Laura Waldo-Semken
  • North Liberty
  • interviewed 5-25-1999
  • mixed media, sculpture

about the artist

Laura Waldo-Semken was born in 1969, in Kansas City, Missouri. Her parents divorced when she was two. She grew up mostly in Kansas City, Kansas, with her two older brothers; one of her brothers died in 1980 at age 18. She also has a stepsister and stepbrother from her father's remarriage. She received her B.F.A. in Printmaking from the University of Kansas in Lawrence in 1991. She is married, and at the time of the interview, worked part-time for the Episcopal chaplain at the University of Iowa and ran a café for homeless people one day a week. She works with wood, paint, collage, and found objects.



artwork | audio | statement | 2008 update


Growing Wings © 2007 Laura Waldo-Semken | All Rights Reserved

Flower of Life © 2007 Laura Waldo-Semken | All Rights Reserved

Vanishing Ice © 2007 Laura Waldo-Semken | All Rights Reserved

Neverending Radiance © 2007 Laura Waldo-Semken | All Rights Reserved

audio audio

(see also Making Art in Iowa)


artist statement

A hummingbird lands on my clothesline and looks right at me. A cloud is showing me stories about change and I am listening to the history of the Earth recorded in the river rocks from my driveway. Nature is living passionately in my backyard. Now two dancing hummingbirds have appeared. They are helping me write this, so I will watch their hum-float dance and make this unbelievably swift and sweet.

I am inspired by the universe to recreate and build millions of stories. Every image has a history and when many images are blended together, new histories are created. When I make art, I take a favorite object, say a little ceramic mouse, and build a story of symbols for her.

Sometimes it is even more unplanned. I look through my pictures until I find one that finds me. That continues until a whole collage is made. I try to blend what is real with what is only vaguely familiar, the other reality. As the art is formed, the other reality becomes real. Since my art is mostly unplanned, I discover new stories while I am in the process of creating. So not only am I inspired by the universe, but also by my own art.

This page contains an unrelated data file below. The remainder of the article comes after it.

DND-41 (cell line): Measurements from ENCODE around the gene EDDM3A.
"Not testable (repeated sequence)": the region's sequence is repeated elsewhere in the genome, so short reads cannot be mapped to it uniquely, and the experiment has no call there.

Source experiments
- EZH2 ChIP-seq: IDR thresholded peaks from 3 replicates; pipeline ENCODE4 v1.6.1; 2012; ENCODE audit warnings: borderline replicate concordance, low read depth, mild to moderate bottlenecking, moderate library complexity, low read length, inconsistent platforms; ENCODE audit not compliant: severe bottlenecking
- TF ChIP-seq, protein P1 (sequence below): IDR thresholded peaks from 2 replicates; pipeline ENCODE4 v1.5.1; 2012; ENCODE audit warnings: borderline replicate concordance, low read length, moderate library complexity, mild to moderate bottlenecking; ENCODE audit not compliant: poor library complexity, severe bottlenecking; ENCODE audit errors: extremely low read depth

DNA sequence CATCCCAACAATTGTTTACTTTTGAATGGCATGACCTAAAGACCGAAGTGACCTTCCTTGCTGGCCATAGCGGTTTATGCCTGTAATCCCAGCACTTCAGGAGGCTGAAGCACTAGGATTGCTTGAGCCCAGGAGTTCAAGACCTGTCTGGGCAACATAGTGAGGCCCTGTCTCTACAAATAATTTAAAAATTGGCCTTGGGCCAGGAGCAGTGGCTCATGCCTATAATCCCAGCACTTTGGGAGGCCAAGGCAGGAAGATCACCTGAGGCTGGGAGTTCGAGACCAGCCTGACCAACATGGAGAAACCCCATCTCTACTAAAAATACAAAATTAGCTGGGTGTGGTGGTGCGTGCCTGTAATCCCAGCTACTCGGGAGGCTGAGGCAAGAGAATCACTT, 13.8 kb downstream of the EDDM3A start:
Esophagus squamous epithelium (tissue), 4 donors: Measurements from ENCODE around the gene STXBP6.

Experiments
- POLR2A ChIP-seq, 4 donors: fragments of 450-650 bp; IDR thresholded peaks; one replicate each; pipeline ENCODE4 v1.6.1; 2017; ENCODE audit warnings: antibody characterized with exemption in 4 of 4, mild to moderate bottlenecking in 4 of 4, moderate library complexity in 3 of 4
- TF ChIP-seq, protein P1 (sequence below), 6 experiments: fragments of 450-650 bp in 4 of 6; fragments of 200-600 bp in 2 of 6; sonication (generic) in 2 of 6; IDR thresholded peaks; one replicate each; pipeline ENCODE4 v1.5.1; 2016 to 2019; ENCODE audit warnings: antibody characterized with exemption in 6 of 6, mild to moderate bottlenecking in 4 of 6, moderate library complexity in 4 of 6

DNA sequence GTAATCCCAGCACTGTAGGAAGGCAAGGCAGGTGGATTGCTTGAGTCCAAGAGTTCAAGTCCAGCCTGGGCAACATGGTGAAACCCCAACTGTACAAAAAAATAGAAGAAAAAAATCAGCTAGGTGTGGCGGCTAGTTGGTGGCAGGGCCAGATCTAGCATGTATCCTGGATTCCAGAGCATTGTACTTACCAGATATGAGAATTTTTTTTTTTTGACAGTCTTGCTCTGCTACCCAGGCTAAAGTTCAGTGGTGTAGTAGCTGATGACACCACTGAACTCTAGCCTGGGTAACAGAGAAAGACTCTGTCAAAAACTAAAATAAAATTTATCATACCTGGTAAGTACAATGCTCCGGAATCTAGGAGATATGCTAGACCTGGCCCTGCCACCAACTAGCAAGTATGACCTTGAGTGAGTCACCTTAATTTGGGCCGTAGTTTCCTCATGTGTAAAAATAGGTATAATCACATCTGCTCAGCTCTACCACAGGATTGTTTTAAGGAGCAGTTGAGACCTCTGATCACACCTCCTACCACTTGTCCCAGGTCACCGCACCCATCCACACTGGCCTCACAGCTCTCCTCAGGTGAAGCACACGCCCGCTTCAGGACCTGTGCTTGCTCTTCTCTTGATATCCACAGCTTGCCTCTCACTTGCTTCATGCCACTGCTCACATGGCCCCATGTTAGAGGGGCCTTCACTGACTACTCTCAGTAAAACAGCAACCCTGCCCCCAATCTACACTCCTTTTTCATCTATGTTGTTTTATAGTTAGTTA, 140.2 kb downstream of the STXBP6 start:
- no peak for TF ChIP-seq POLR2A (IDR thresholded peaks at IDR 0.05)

In other words, I turn the world upside down, and shake it up like a bottle of mustard. Or else when I squeeze, my art will be all watered down and runny, and I'll say, "Oh darn, I forgot to shake it." Nothing likes the sour taste of separation. So when I make art I try to keep shaking and then throw in a wild spin. Where there is passion, there is hope.

Dancing with my heart
come follow
dancing with your eyes ...


2008 update

In the last seven years, I have not been quite as active as an artist. My daughter, Fenna, was born in 2000. I began playing my viola again and now play in a trio and the community orchestra. I quit doing art fairs when my daughter was born and have not found the drive to return to the fair scene. Instead I spend my summers as a camp coordinator at University of Iowa School of the Wild at the Macbride Field Campus. I am hopefully passing on my love for the woods, prairie, birds, and conservation education.

I am working more two-dimensionally with fabric. I am definitely still using aspects of sacred geometry and numerology. I still like what my artist statement has to say.

I like fabric because it allows me to work bigger and more spontaneously. I also appreciate the tactile nature of fabric and flexibility. I am always learning new techniques and currently would like to learn more about printing on fabric and methods of transferring images to fabric. This medium seems to combine sculpture, my abstract designs, and my love of collage with existing imagery.

Joy motivates me to continue making art. When I am immersed in a creative project my heart is happy. I know that sounds corny but it will have to suffice. Writer is not one of my many part-time careers.


audio text

Child art

I was probably four or five years old, they couldn't give me enough paper. They would give me reams of the old computer paper—with the stripes on it and the little hole punch—and I would draw on that. I found one once, and I asked them, "What is this?!" "Well, we couldn't find enough paper for you, so we just gave you this!" I was in a Montessori preschool, too, and I guess the only thing I really wanted to do other than wash dishes was paint!